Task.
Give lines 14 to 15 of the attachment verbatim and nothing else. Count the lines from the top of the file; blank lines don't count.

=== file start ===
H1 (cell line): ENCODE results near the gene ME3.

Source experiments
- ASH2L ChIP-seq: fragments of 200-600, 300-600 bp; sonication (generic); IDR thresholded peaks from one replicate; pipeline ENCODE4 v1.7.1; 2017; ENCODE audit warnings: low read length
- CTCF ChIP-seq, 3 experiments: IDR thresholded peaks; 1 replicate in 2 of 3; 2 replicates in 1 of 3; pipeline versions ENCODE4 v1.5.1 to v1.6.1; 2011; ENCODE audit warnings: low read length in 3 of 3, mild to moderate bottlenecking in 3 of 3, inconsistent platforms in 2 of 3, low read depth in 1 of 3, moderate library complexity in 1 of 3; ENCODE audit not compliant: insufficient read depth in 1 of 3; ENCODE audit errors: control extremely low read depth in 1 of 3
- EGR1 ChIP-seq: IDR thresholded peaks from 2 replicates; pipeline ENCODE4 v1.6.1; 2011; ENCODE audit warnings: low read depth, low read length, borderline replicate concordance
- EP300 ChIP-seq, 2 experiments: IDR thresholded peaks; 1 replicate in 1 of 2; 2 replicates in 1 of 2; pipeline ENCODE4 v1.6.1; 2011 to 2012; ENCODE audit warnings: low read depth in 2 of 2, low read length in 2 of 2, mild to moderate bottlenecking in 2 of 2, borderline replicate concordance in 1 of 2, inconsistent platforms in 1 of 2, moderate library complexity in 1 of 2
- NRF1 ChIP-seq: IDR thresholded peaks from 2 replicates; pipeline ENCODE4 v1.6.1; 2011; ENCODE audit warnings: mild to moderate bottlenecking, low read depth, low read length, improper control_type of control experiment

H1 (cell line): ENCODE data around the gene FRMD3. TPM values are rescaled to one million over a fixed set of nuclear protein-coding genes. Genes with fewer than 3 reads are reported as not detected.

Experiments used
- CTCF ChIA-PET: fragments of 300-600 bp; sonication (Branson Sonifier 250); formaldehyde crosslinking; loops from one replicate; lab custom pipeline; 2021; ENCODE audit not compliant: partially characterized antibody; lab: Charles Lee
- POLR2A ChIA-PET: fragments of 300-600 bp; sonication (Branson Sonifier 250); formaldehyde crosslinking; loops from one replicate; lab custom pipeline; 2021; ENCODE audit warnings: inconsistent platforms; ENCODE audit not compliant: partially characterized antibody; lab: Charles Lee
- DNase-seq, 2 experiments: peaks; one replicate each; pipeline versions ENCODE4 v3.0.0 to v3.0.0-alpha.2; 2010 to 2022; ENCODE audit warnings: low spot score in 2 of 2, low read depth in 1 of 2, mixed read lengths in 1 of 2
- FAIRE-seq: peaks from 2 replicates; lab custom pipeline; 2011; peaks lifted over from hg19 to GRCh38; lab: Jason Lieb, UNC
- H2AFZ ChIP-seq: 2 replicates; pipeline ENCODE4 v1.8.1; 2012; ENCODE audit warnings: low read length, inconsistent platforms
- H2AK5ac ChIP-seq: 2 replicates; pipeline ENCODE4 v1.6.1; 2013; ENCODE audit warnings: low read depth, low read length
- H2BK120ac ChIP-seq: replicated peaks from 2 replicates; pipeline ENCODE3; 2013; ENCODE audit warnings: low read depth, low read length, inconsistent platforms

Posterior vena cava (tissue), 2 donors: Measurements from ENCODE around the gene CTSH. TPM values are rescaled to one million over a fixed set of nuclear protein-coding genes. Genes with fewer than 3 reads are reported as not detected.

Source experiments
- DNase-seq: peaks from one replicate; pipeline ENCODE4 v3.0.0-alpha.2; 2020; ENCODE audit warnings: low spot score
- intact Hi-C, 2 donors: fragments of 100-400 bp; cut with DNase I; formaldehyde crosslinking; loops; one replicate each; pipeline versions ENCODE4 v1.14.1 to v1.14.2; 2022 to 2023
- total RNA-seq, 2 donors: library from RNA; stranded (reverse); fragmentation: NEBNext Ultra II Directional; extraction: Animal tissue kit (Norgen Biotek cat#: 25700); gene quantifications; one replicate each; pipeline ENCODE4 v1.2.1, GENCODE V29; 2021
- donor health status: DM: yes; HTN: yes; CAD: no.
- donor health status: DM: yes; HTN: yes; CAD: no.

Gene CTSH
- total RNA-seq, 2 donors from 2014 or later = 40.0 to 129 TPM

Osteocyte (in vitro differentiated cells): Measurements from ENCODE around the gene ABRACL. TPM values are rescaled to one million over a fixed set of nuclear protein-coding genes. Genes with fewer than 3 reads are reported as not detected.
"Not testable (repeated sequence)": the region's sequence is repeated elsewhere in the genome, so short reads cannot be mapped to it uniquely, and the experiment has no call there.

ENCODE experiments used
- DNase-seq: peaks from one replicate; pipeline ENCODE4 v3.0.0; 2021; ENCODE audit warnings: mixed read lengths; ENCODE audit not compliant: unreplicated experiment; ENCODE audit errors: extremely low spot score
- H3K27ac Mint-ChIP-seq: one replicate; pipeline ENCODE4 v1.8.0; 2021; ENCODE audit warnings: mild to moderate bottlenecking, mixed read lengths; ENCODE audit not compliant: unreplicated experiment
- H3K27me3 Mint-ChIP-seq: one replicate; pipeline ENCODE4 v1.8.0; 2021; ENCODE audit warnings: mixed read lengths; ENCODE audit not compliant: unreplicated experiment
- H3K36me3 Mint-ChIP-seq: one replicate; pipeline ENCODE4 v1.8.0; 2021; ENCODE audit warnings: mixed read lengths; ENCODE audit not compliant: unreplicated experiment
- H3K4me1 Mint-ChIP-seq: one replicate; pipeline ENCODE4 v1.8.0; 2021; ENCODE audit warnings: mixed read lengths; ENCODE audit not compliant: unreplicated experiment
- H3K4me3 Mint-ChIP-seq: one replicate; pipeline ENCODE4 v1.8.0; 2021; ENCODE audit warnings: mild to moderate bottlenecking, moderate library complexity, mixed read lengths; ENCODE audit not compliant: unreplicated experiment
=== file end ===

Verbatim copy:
- H2AFZ ChIP-seq: 2 replicates; pipeline ENCODE4 v1.8.1; 2012; ENCODE audit warnings: low read length, inconsistent platforms
- H2AK5ac ChIP-seq: 2 replicates; pipeline ENCODE4 v1.6.1; 2013; ENCODE audit warnings: low read depth, low read length